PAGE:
About this course
This professionally accredited MSc provides the skills and knowledge for a career in forensic anthropology. Gain hands-on experience in the field and carry out research.
- Benefit from specialised forensic science labs and facilities
- Study a course developed and delivered by leading researchers
- Professionally accredited by the Chartered Society of Forensic Sciences
- Gain hands-on experience in the field by getting involved with excavation and anthropological analysis of real human remains at the Poulton Project medieval cemetery
- Explore leading methodologies for identification of unknown individuals
- Discover how stratigraphic excavation techniques are used to solve missing person cases
- Look forward to employment opportunities in forensic anthropology and related fields
- Take an optional module in skeletal anatomy — a complete introduction to working with bones
Forensic Anthropology combines physical anthropological knowledge and the application of forensic methods and techniques. The discipline is used by the justice system to solve cases where a missing person or an unknown murder victim is involved.
The MSc in Forensic Anthropology provides the skills and knowledge required to pursue a career in the search for missing people, the recovery of evidence and human remains from clandestine graves and the identification of unknown corpses by osteological analysis.
Your studies will develop a broad understanding of these issues, including excavation, laboratory analysis and the courtroom skills necessary to present findings in a trial. You will learn analytical techniques, taphonomic analysis, field methods and genetic applications, as well as having the unique opportunity to excavate and analyse human remains during archaeological excavations at the Poulton Project archaeological site near Chester.
During your Masters you will learn to: apply a broad knowledge base of human osteology and biology to a range of real and theoretical forensic applications and evaluate the burial contexts of human remains, using this to determine the natural and anthropogenic processes involved in creating them. You will operate in a range of science contexts, taking responsibility for your contributions and outputs and generating information using primary observations of human osteology. You will use this information to form responses to the problems presented.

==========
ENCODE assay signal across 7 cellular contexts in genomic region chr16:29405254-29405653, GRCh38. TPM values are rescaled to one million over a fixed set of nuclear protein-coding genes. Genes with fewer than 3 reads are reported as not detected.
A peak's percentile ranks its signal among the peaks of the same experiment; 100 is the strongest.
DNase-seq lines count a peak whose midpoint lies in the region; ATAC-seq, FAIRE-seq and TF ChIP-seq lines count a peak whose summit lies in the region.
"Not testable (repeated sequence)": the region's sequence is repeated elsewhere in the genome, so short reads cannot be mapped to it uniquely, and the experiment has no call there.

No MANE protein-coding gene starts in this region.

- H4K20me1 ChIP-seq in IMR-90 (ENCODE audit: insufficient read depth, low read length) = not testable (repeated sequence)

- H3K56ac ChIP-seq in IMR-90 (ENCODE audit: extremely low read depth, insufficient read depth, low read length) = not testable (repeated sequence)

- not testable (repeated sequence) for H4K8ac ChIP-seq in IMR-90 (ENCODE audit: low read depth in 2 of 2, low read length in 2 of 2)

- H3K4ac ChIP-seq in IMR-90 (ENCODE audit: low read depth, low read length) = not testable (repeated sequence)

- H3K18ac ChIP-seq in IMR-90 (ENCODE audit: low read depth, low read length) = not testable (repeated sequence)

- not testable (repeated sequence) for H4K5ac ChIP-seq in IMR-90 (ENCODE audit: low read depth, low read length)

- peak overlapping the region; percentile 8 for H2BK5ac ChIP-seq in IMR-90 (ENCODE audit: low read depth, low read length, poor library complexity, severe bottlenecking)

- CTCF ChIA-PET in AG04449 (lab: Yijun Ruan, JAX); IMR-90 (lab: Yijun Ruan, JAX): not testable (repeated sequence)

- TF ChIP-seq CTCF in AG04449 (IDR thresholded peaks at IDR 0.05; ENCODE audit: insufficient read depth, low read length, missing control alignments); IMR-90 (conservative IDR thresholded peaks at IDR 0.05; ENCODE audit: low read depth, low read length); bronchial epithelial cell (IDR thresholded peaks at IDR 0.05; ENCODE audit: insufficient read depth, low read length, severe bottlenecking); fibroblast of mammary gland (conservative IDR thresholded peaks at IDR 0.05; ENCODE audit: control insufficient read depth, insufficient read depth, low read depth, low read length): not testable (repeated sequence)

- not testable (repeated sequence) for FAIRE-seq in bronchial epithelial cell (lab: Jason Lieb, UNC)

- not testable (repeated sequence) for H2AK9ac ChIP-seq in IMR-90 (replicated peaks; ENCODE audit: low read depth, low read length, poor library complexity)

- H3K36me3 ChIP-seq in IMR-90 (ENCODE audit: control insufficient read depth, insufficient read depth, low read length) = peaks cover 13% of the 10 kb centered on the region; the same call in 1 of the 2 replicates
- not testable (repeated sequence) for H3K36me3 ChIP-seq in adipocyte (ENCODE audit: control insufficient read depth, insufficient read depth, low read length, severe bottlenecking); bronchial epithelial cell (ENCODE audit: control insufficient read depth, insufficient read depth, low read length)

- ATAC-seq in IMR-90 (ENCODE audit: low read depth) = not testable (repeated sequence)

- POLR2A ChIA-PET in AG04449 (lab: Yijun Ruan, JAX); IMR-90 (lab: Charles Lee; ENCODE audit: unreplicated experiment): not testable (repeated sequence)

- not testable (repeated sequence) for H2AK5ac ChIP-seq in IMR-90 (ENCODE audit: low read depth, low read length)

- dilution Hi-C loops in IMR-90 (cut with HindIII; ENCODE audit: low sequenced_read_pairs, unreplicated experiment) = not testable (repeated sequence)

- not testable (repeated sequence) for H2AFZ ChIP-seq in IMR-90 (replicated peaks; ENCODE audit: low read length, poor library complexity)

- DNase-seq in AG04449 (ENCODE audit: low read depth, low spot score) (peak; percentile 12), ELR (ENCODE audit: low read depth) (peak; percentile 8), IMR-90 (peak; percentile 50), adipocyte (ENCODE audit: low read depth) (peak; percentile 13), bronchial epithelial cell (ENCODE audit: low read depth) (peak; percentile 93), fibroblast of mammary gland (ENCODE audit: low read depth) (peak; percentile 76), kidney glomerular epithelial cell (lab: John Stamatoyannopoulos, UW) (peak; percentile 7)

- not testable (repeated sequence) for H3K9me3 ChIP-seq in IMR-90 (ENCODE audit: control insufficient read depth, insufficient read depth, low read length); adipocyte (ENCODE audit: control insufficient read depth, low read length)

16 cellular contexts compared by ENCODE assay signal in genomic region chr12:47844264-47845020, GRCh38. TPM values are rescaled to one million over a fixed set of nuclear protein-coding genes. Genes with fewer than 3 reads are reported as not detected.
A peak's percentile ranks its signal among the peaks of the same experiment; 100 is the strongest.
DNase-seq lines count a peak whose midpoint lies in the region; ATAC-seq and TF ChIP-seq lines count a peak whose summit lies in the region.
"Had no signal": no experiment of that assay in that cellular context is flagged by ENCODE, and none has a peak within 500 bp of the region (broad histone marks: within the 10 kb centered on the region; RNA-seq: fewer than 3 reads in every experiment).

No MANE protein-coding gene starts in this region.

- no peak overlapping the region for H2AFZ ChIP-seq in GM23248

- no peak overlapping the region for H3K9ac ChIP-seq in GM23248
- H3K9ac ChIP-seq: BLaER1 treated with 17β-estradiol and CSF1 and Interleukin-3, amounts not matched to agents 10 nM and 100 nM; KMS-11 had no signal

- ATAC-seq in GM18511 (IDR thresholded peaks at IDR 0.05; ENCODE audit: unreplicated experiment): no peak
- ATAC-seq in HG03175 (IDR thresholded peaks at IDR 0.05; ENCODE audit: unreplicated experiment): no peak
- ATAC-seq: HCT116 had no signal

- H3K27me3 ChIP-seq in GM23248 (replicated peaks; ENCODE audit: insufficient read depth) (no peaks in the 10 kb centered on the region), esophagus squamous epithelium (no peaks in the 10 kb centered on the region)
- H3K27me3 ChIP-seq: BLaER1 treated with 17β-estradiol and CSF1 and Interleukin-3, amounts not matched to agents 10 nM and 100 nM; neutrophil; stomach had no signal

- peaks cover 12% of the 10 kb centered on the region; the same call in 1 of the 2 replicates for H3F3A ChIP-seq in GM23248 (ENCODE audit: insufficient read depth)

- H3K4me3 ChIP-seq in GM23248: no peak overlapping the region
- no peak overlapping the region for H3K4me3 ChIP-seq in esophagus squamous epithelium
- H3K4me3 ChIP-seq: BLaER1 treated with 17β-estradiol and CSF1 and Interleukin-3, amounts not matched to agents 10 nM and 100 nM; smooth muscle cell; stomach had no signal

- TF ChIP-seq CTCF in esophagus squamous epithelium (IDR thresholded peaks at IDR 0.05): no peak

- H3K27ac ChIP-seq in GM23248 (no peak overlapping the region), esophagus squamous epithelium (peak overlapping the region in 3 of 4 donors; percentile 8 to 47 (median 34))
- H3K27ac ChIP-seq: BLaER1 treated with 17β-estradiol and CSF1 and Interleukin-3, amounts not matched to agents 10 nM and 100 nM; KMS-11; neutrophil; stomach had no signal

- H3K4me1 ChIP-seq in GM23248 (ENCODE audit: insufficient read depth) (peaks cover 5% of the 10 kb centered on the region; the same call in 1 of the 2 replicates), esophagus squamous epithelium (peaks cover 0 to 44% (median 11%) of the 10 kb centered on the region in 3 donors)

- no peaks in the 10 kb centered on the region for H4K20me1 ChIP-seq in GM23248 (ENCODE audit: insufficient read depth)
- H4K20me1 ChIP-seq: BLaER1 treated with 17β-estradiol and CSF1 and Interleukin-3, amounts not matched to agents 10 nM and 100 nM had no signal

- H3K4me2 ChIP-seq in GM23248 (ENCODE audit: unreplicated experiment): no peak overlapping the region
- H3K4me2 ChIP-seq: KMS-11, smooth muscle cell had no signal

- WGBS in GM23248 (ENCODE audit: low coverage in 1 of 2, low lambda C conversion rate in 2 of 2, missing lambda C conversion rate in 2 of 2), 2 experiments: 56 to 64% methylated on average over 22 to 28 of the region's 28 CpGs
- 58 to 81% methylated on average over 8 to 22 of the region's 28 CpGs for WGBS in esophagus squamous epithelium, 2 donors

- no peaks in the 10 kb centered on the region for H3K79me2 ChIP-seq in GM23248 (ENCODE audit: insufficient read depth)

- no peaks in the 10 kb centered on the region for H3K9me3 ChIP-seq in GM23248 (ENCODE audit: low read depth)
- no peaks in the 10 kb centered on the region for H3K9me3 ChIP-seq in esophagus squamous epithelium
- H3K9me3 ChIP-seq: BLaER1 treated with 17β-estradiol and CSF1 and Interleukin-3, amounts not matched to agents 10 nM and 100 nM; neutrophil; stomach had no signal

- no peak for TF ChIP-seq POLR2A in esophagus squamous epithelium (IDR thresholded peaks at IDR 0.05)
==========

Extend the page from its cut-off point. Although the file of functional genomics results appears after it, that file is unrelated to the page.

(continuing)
You will be taught in new human osteology laboratories, which house osteology collections and specialist equipment for digital radiography and 3-dimensional imaging, such as laser scanners and micro scribes for advanced morphometric studies.
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Find out more about studying MSc Forensic Anthropology
Professional body recognition
MSc Forensic Anthropology is professionally accredited by the Chartered Society of Forensic Sciences.
Fees and funding
There are many ways to fund postgraduate study for home and international students
The fees quoted at the top of this page cover registration, tuition, supervision, assessment and examinations as well as:
- library membership with access to printed, multimedia and digital resources
- access to programme-appropriate software
- library and student IT support
- free on-campus wifi via eduroam
Although not all of the following are compulsory/relevant, you should keep in mind the costs of:
- accommodation and living expenditure
- books (should you wish to have your own copies)
- printing, photocopying and stationery
- PC/laptop (should you prefer to purchase your own for independent study and online learning activities)
- mobile phone/tablet (to access online services)
- field trips (travel and activity costs)
- placements (travel expenses and living costs)
- student visas (international students only)
- study abroad opportunities (travel costs, accommodation, visas and immunisations)
- academic conferences (travel costs)
- professional-body membership
- graduation (gown hire etc)
There are many ways to fund postgraduate study for home and international students. From loans to International Scholarships and subject-specific funding, you’ll find all of the information you need on our specialist postgraduate funding pages.
Please be aware that the UK’s departure from the EU may affect your tuition fees. Learn more about your fee status and which tuition fees are relevant to you.
Further your career prospects
LJMU has an excellent employability record with 96% (HESA 2018) of our postgraduates in work or further study six months after graduation. Our applied learning techniques and strong industry connections ensure our students are fully prepared for the workplace on graduation and understand how to apply their knowledge in a real world context.